memory I am nine years old.
My mother and I visit our neighbor Mrs. Sherman, who is old and moving
Mrs. Sherman says Yoo-hoo! instead of hello and calls me
is Hungarian and makes us chicken paprikas and sour cream coffee cakes,
has wheels on the bottom of her stove to clean behind it every week.
She tells me to sleep on my back and not my stomach, so that when I grow
I will have a nice fat butt and not a long skinny one like some of these
This, she says, will help me get a husband.
Mostly, I look at my knees as they talk. It is June. And as I think the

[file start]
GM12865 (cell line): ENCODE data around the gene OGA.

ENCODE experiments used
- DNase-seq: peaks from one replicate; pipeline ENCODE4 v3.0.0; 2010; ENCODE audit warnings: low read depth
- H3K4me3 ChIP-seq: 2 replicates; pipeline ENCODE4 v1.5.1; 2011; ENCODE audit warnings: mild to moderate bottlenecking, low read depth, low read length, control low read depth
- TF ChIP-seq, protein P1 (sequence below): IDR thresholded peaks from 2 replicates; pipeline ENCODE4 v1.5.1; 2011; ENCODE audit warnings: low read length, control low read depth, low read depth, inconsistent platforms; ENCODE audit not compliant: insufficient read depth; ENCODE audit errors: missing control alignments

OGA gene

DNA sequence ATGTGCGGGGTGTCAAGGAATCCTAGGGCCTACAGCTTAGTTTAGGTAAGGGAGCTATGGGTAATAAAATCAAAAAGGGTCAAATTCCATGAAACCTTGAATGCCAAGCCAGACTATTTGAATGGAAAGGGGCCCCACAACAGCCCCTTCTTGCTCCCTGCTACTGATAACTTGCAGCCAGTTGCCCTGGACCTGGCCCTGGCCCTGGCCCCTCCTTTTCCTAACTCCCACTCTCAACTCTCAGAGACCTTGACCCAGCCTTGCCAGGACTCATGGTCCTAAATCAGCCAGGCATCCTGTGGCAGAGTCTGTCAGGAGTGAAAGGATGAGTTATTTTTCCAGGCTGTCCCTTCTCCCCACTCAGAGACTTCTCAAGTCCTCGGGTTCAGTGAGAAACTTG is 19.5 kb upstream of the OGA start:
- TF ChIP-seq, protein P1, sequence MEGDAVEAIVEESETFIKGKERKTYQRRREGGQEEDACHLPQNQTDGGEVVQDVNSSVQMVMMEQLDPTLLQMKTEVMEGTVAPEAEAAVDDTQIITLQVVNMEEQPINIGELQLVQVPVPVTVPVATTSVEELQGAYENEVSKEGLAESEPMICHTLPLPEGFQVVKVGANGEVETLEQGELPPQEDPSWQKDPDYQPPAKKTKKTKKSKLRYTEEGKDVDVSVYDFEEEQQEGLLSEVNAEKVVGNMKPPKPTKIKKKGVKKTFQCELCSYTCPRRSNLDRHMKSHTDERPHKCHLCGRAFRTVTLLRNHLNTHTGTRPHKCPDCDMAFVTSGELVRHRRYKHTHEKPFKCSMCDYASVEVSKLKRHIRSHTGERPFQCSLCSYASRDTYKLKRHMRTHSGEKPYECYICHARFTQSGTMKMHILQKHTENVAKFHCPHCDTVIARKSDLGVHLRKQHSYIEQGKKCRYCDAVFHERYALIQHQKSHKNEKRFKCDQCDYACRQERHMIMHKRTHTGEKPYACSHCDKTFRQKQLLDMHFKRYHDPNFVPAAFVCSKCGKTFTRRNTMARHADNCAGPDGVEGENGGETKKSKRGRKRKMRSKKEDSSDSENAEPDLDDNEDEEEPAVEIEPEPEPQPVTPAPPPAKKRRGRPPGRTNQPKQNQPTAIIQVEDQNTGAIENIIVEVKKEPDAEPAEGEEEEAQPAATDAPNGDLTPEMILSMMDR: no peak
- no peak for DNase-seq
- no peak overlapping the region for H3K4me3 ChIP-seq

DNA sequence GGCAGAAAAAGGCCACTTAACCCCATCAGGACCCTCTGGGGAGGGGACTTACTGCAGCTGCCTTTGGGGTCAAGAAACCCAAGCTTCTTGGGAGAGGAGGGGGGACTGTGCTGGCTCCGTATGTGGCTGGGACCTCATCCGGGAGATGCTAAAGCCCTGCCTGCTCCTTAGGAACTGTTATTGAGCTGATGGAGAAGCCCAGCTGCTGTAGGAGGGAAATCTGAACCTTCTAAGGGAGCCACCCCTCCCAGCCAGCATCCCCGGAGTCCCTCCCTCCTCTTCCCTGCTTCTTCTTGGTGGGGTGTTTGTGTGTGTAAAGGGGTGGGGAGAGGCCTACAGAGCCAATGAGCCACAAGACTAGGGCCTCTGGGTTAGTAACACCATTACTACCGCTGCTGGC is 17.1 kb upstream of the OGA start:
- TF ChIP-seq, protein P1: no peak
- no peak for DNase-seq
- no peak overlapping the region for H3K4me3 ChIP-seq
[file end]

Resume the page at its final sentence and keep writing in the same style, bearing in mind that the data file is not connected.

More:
visit is over,
out comes a Pepperidge Farm coconut cake, still in its
The cake has been thawing without my knowing it as they talked,
in a gray and white box, with a little snow-covered farm and wagon
that look drawn on by a delicate hand in pencil.
And though I have never walked around a bend and had the hills unwrap
a rotting barn, these big-spoked wheels,
I have seen enough pictures to know I should believe in them, and I do.
Condensation has fogged the cellophane like breath on a window’s icy
but the plastic keeps the winter scene safe,
keeps each white layer snowy with coconut flakes.
What I love about the world is how often we are given
a thing we have done nothing to deserve,
the way I have just been handed this long-forgotten afternoon.
All this time it has been waiting to be opened, untouched
and sweet, in elsewhere’s generous hands.
Real Life Is Always Worse